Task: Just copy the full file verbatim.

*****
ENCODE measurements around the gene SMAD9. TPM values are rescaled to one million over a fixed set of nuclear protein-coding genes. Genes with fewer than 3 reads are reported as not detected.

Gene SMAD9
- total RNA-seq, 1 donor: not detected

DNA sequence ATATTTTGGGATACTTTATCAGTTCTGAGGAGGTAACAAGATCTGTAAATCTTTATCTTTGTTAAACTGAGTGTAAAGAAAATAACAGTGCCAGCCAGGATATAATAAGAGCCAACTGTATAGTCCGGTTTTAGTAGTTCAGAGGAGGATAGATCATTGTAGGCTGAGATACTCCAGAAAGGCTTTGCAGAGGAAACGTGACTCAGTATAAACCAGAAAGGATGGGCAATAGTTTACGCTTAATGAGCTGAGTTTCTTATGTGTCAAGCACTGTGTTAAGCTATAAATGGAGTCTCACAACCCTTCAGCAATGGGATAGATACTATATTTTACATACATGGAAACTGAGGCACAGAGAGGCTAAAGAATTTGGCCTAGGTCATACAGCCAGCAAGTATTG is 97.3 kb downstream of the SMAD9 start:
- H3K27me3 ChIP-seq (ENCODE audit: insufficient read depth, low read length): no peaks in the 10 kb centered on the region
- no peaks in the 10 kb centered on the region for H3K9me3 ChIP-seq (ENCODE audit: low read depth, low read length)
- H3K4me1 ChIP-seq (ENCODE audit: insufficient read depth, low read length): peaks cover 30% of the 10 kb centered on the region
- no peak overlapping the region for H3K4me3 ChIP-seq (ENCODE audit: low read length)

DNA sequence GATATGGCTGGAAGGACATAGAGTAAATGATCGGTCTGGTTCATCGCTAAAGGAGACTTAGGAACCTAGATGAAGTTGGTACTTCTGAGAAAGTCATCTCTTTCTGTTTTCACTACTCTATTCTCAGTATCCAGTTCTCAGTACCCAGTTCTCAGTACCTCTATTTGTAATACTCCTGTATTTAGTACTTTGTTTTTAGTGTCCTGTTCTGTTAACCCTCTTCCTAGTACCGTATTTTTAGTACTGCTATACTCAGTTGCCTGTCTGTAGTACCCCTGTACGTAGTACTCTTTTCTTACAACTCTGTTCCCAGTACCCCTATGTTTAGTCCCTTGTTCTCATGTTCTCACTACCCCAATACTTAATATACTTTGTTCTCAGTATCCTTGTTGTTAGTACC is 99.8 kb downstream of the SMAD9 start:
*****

ENCODE measurements around the gene SMAD9. TPM values are rescaled to one million over a fixed set of nuclear protein-coding genes. Genes with fewer than 3 reads are reported as not detected.

Gene SMAD9
- total RNA-seq, 1 donor: not detected

DNA sequence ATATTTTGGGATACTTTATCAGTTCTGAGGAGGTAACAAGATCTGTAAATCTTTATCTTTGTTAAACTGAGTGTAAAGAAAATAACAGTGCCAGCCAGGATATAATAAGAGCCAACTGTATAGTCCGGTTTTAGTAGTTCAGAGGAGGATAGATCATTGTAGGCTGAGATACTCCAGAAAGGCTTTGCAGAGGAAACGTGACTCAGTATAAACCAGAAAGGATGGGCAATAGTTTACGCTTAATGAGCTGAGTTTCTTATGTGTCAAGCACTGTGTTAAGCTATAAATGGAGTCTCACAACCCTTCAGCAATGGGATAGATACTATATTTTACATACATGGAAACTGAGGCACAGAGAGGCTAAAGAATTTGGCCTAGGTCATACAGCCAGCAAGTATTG is 97.3 kb downstream of the SMAD9 start:
- H3K27me3 ChIP-seq (ENCODE audit: insufficient read depth, low read length): no peaks in the 10 kb centered on the region
- no peaks in the 10 kb centered on the region for H3K9me3 ChIP-seq (ENCODE audit: low read depth, low read length)
- H3K4me1 ChIP-seq (ENCODE audit: insufficient read depth, low read length): peaks cover 30% of the 10 kb centered on the region
- no peak overlapping the region for H3K4me3 ChIP-seq (ENCODE audit: low read length)

DNA sequence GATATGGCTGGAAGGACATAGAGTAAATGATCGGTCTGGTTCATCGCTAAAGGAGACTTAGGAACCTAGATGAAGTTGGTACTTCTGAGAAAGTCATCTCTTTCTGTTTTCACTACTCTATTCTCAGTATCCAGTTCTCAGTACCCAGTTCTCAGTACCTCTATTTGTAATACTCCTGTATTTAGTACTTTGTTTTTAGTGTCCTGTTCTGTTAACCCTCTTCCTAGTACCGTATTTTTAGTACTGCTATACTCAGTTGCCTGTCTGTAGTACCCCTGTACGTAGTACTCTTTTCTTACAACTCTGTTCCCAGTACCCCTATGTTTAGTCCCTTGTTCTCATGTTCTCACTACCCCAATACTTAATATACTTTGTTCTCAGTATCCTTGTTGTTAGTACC is 99.8 kb downstream of the SMAD9 start: